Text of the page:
Mars has two very small elliptical-shaped moons, Deimos and Phobos—the Greek
names for the companions of the god Mars: Deimos (terror) and Phobos (fear). They
were discovered in Aug. 1877 by the American astronomer Asaph Hall (1829–1907)
of the U.S. Naval Observatory in Washington, DC.
The inner satellite, Phobos, is 16.78 mi (27 km) long, and it revolves around the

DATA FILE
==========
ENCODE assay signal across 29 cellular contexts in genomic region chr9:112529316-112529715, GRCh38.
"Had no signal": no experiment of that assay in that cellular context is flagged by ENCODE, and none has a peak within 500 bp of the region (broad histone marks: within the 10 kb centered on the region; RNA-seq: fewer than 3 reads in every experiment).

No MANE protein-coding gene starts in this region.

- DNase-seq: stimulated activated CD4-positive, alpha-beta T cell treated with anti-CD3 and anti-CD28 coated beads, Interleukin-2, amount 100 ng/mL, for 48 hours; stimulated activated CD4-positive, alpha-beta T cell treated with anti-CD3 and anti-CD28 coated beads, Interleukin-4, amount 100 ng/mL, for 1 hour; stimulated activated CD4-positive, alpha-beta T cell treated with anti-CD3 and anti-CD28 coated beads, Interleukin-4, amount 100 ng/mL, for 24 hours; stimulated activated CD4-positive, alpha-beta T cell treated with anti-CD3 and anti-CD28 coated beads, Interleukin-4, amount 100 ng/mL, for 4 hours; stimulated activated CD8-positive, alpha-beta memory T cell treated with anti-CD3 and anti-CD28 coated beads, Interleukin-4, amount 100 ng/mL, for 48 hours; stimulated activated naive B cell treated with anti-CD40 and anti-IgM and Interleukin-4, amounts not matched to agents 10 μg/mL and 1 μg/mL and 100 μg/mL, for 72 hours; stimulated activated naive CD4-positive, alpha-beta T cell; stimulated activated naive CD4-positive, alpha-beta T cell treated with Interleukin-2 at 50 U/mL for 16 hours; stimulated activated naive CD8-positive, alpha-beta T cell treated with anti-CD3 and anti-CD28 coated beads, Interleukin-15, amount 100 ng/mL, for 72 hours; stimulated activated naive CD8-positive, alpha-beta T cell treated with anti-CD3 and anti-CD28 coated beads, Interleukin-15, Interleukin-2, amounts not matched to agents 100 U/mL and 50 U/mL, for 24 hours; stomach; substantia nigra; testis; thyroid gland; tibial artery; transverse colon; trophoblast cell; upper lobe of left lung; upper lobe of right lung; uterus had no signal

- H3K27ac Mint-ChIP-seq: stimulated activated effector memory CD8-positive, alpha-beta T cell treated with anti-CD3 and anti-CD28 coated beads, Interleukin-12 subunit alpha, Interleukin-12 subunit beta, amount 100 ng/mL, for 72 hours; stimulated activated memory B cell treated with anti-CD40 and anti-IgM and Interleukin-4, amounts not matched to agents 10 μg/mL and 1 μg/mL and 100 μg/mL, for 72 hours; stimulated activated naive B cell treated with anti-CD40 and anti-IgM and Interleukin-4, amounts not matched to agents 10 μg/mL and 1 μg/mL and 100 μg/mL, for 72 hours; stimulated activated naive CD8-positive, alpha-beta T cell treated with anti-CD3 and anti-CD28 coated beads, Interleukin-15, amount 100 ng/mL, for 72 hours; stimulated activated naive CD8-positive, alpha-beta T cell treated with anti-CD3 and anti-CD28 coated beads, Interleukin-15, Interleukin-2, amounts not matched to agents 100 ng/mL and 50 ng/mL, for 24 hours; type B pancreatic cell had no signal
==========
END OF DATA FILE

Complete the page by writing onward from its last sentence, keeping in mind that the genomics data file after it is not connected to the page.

planet in 7.6 hours. The short orbital period of Phobos means that the satellite
travels around Mars three times in a Martian day. The outer moon, Deimos, is 9.32
mi (15 km) long, and it circles the planet in 30.35 hours.
Phobos orbits Mars at a distance of only 5,627 mi (9,378 km) and is closer to its
planet than any other moon in the solar system. Observation of Phobos has revealed
that the moon's orbit is actually decreasing downward; in about 40 million years it will
crash into the planet's surface or break up into a ring.